Set it so that "park" would be pushing the boat directly backwards and allow 90 degrees each side. It might even act as a generator when not being used if it was set up opposite direction to the main propulsion. 

 

That would be quite a fun project actually. Lower units for Minn Kota's are not too much money even shipped from the US. 

 

Then customise the mounting and use a PWM speed controller for it. 

 

Example motor unit about £300 plus about £40 for the right prop. 

 

https://www.ebay.co.uk/itm/MINN-KOTA-SALTWATER-RIPTIDE-80-POUND-LOWER-UNIT-ASSEMBLY-VARIABLE-PN-2886227-/253003779562

 

 

I've used one of these on one of the boats and it has a hell of a lot of poke. Not very efficient for full time use but as a thruster it would be very effective. 

 

Edited by magnetman

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40 minutes ago, magnetman said:

I think you could quite easily mount a Minn Kota trolling motor on some sort of customised bow mount and arrange 180 degree rotation for it.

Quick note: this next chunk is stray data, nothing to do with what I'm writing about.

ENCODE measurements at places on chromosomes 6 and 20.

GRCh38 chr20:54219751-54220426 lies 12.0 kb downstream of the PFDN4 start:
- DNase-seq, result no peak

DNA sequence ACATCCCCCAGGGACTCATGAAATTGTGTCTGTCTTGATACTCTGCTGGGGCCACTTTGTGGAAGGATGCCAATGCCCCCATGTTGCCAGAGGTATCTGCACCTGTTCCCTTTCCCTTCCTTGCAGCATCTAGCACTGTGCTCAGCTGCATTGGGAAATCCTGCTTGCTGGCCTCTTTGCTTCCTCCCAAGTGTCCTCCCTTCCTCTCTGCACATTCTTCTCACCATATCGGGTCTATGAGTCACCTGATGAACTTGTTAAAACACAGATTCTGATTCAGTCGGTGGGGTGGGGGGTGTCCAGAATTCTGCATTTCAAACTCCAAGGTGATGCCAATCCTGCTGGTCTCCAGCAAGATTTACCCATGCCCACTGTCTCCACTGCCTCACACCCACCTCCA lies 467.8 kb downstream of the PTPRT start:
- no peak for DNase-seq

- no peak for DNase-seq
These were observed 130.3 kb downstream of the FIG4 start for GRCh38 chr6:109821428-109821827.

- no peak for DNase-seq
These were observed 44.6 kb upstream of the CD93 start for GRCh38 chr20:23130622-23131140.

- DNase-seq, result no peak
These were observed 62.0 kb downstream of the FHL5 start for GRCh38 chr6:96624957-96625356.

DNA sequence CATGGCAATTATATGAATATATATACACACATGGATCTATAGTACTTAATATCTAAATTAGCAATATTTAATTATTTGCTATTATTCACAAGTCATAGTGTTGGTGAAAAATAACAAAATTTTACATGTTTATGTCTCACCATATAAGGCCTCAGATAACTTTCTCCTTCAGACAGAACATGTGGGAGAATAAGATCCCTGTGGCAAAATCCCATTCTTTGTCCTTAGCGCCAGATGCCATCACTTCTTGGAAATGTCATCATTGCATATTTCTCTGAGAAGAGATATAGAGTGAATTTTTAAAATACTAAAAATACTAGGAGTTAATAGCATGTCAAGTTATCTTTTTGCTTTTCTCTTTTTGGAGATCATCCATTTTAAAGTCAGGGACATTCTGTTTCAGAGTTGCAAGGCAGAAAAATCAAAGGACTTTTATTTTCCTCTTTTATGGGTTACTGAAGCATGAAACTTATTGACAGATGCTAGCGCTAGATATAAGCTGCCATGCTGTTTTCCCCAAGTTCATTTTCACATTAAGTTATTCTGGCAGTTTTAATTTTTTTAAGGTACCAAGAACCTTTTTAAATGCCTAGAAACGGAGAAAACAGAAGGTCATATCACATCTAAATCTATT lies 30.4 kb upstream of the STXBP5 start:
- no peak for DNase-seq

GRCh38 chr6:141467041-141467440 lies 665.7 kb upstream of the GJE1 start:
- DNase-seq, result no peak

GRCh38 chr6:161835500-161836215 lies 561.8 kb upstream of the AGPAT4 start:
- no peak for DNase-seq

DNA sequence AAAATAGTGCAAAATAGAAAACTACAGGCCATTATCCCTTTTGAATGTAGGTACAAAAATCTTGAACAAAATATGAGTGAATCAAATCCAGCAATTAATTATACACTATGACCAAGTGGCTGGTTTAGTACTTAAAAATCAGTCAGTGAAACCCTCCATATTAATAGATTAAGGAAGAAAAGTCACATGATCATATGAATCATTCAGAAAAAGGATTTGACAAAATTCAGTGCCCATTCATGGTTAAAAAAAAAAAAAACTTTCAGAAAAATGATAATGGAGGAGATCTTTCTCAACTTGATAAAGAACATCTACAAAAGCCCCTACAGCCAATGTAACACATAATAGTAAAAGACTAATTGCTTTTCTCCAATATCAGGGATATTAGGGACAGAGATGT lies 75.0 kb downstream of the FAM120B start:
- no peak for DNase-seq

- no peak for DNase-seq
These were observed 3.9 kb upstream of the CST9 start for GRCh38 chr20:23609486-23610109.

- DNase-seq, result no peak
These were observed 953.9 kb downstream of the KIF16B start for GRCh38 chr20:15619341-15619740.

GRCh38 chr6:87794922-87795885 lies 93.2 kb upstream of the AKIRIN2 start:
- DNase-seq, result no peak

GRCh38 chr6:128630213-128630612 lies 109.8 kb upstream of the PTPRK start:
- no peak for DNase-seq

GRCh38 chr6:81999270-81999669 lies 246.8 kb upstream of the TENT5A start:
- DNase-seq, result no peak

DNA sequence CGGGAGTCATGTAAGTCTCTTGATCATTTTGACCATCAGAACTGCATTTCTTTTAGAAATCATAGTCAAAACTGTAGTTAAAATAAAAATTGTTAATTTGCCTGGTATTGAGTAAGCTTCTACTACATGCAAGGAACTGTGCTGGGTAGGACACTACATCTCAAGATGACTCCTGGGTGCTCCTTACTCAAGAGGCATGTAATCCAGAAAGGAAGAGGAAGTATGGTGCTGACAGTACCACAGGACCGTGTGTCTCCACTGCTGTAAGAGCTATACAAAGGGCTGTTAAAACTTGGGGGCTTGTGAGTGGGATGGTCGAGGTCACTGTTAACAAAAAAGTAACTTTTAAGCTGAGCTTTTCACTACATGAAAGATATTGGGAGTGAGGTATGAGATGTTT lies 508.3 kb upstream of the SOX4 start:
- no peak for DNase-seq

If you got something like a 60lb or more 24v unit it would have quite a bit of grunt. 

Might look a bit funny but much easier than a tube based thruster. 

 

If it was mounted in a vertical tube near the anchor roller it could be lifted out easily enough. 

 

Set it so that "park" would be pushing the boat directly backwards and allow 90 degrees each side. It might even act as a generator when not being used if it was set up opposite direction to the main propulsion. 

 

That would be quite a fun project actually. Lower units for Minn Kota's are not too much money even shipped from the US. 

 

Then customise the mounting and use a PWM speed controller for it. 

 

Example motor unit about £300 plus about £40 for the right prop. 

 

https://www.ebay.co.uk/itm/MINN-KOTA-SALTWATER-RIPTIDE-80-POUND-LOWER-UNIT-ASSEMBLY-VARIABLE-PN-2886227-/253003779562

 

 

I've used one of these on one of the boats and it has a hell of a lot of poke. Not very efficient for full time use but as a thruster it would be very effective. 

 

Hi kida, well thats another idea, and as an add on at a later date if things are difficult. It may be worht looking at.